Pentagon plans to send more troops to Middle East amid Iran threat

US Army commandos move train in desert warfare in this file picture. (Shutterstock image)
Updated 23 May 2019

Pentagon plans to send more troops to Middle East amid Iran threat

  • Tehran and Washington have this month been escalating rhetoric against each other
  • The US military deployed a carrier strike group, bombers and Patriot missiles to the Middle East earlier this month

WASHINGTON: The United States is considering deploying more troops to the Middle East as it looks for ways to enhance the protection of its forces in the turbulent region, acting US Defense Secretary Patrick Shanahan said Thursday.
Shanahan denied news reports that plans call for the deployment of as many as 10,000 more troops to the region, where tensions between the US and Iran are on the rise.
"What we're looking at, are there things that we can do to enhance force protection in the Middle East?" he said, speaking to reporters at the Pentagon. "It may involve sending additional troops."

Earlier, two US officials told Reuters that the US Department of Defense is considering a US military request to send about 5,000 additional troops to the Middle East amid increasing tensions with Iran.
Tehran and Washington have this month been escalating rhetoric against each other, following US President Donald Trump’s decision to try to cut Iran’s oil exports to zero and beef up the US military presence in the Gulf in response to what he said were Iranian threats.
The officials, speaking on the condition of anonymity, said the request had been made by US Central Command, but added that it was not clear whether the Pentagon would approve the request.

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The Pentagon regularly receives — and declines — requests for additional resources from US combatant commands throughout the world.
One of the officials said the requested troops would be defensive in nature.
This appeared to be the latest request for additional resources in the face of what US officials have said are credible threats from Iran against US forces and American interests in the Middle East.
The Pentagon declined to comment on future plans.
“As a matter of longstanding policy, we are not going to discuss or speculate on potential future plans and requests for forces,” Commander Rebecca Rebarich, a Pentagon spokeswoman, said on Wednesday.

 

Shanahan said on Tuesday that while threats from Iran in the Middle East remained high, deterrence measures taken by the Pentagon had “put on hold” the potential for attacks on Americans.
The US military deployed a carrier strike group, bombers and Patriot missiles to the Middle East earlier this month in response to what Washington said were troubling indications of possible preparations for an attack by Iran.
Trump had warned on Monday that Iran would be met with “great force” if it attacked US interests in the Middle East.

Meanwhile, President Hassan Rouhani said Thursday, that Iran will not surrender to US pressure and will not abandon its goals even if it is bombed.
Earlier in the day, Iran's top military chief said the standoff between Tehran and Washington was a "clash of wills", warning that any enemy "adventurism" would meet a crushing response, the semi-official Fars news agency reported.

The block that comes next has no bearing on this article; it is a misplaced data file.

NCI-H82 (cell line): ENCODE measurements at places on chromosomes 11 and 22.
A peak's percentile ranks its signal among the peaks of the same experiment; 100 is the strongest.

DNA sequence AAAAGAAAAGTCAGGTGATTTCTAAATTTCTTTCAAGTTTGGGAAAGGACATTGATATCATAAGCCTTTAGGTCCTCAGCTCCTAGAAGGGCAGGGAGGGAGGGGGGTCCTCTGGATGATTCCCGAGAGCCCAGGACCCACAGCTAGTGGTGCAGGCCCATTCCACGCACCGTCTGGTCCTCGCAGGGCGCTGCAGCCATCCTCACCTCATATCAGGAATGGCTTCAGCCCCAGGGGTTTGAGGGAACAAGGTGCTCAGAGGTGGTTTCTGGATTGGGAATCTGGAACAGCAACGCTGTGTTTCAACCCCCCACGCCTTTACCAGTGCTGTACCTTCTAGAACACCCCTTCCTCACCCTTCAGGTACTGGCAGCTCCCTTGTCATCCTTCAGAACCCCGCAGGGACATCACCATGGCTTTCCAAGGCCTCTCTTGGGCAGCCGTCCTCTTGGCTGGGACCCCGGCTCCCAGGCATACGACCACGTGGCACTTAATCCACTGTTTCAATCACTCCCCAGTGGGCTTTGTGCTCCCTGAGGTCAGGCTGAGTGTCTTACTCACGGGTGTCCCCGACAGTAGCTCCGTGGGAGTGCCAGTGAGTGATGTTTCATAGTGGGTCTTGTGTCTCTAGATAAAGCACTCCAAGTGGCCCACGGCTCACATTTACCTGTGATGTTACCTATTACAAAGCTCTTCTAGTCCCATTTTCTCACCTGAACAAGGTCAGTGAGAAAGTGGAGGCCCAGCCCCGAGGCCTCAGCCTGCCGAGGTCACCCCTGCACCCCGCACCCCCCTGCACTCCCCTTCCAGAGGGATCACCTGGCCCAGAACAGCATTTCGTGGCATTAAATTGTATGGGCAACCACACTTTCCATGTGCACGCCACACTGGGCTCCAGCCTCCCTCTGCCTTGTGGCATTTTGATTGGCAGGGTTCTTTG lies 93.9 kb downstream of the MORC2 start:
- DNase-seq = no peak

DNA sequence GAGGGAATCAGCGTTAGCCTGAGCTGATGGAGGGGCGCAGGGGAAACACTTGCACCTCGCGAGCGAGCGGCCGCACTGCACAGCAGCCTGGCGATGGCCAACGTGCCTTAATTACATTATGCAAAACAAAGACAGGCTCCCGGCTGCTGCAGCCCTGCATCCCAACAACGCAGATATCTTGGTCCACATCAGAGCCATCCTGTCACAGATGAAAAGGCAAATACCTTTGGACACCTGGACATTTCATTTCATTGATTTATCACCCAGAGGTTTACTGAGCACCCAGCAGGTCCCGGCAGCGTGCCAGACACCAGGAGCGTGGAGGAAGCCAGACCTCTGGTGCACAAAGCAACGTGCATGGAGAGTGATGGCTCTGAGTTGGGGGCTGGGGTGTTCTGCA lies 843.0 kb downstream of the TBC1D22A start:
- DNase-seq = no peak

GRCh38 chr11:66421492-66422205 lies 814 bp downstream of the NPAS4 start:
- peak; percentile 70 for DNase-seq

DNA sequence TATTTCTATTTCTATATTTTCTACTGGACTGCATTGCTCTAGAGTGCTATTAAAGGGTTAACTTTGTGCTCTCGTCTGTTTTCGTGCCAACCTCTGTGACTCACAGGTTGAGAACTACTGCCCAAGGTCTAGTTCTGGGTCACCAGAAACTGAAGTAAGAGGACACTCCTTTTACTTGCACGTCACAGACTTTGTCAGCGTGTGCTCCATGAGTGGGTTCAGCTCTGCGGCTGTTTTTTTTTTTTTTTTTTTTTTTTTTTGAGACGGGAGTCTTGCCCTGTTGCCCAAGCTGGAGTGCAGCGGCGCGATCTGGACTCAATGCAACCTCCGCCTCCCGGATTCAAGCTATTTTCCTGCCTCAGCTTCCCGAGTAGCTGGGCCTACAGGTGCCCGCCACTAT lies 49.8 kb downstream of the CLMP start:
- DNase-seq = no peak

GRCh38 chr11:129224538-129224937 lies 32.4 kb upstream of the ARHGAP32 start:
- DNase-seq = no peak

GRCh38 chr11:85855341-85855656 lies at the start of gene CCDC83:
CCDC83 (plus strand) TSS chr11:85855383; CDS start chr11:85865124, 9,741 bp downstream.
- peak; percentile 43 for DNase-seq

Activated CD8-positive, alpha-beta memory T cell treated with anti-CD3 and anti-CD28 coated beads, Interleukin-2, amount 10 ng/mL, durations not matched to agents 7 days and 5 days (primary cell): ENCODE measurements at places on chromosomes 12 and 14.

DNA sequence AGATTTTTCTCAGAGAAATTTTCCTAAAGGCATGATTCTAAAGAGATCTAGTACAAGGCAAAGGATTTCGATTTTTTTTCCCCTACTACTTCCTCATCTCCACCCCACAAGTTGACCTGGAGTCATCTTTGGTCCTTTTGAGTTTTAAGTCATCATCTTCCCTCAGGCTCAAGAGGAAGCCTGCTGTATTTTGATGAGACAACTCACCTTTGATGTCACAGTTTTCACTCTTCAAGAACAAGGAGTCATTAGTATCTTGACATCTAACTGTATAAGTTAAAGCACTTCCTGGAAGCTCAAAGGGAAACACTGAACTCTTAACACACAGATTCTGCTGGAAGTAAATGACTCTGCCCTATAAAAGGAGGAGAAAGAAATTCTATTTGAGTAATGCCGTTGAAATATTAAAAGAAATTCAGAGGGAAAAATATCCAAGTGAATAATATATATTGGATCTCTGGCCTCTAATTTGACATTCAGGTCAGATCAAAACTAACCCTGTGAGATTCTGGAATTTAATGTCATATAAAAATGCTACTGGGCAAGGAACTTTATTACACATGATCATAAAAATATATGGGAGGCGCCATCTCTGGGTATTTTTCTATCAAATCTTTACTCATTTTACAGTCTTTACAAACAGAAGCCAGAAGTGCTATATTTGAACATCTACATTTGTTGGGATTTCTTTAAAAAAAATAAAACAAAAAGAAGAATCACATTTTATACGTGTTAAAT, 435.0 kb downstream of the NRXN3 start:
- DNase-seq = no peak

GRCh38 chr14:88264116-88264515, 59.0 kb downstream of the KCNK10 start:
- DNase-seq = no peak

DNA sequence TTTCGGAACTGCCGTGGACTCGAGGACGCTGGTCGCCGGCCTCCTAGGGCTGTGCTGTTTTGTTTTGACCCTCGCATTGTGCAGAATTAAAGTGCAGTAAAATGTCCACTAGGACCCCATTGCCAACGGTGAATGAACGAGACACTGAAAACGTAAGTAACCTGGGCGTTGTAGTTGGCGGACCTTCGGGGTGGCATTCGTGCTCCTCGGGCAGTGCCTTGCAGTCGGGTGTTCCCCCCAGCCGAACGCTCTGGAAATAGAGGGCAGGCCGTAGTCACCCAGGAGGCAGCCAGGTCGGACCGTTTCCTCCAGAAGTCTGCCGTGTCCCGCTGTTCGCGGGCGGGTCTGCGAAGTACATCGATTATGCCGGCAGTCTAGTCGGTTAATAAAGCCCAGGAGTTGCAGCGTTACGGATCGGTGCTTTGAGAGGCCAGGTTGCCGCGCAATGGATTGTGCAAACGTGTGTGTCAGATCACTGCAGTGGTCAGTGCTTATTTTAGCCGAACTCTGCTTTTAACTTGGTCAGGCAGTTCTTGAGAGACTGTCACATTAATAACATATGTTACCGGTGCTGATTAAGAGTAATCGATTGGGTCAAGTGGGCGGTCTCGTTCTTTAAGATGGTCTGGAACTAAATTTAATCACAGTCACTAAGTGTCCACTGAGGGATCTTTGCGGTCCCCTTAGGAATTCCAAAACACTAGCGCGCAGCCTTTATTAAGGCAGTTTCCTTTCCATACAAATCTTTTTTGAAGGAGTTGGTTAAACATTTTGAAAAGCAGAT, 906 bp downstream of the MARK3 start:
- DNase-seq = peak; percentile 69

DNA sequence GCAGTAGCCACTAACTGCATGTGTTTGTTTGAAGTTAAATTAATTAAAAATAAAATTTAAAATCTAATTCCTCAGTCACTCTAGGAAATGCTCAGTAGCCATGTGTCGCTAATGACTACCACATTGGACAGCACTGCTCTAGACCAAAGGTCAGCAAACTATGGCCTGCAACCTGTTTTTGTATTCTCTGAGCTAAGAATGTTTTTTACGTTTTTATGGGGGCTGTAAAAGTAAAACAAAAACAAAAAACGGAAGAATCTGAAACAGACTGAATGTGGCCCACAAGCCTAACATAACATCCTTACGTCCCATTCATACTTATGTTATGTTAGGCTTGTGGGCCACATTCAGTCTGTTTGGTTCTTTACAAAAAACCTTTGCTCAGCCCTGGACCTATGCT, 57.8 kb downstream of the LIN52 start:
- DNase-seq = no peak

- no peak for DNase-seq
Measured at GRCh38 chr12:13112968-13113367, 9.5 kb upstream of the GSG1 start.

Kais Saied wins Tunisia presidency by ‘significant margin’

Updated 53 min 13 sec ago

Kais Saied wins Tunisia presidency by ‘significant margin’

  • Saied garnered 2.7 million votes against one million received by his rival business tycoon Nabil Karoui in Sunday's runoff, the commission said

TUNIS: Tunisia's election commission said a preliminary count shows conservative law professor Kais Saied has won the country's presidential election by a significant margin.
The commission reported Monday that Saied, who hasn't held elected office before, received 72.71% of the vote. His opponent, media mogul Nabil Karoui, got 27.29%.
The results confirm exit polls from Sunday's election.
Nabil Bafoun, head of the electoral commission, said "by looking at the result ... and knowing that it represents an absolute majority for this second round of the presidential elections, we, the Tunisian electoral commission, declare Mister Kais Saied winner of the presidential elections."
The commission said that Saied got a majority of the votes in each of the 33 electoral districts. He exceeded 90% in six traditionally very conservative southern districts.
The 61-year-old Saied is an independent outsider but has support from moderate party Ennahdha, which won Tunisia's parliamentary election last week.
He has promised to overhaul the country's governing structure to give more power to young people and local governments.
Karoui, 56, told supporters Sunday the race wasn't over because his legal team would explore options. He was arrested Aug. 23 in a corruption investigation and released with only two days left to campaign.
French President Emmanuel Macron congratulated Saied for his election in a phone call Monday and wished him "success for Tunisia."
Macron stressed the Tunisian people's "democratic mobilization" over the past several weeks. He told Saied that he intends to pursue and enhance the partnership between the two countries.
Egyptian President Abdel-Fattah El-Sisi congratulated the Tunisian people and the elected president in a written statement.
If no legal action is taken to challenge the results, the electoral body is set to announce the definitive vote count on Thursday. Tunisia's parliament will then hold an extraordinary session during which the newly elected president will be sworn in and will formally start his five-year term.
The presidential vote was held early following the July death in office of President Beji Caid Essebsi.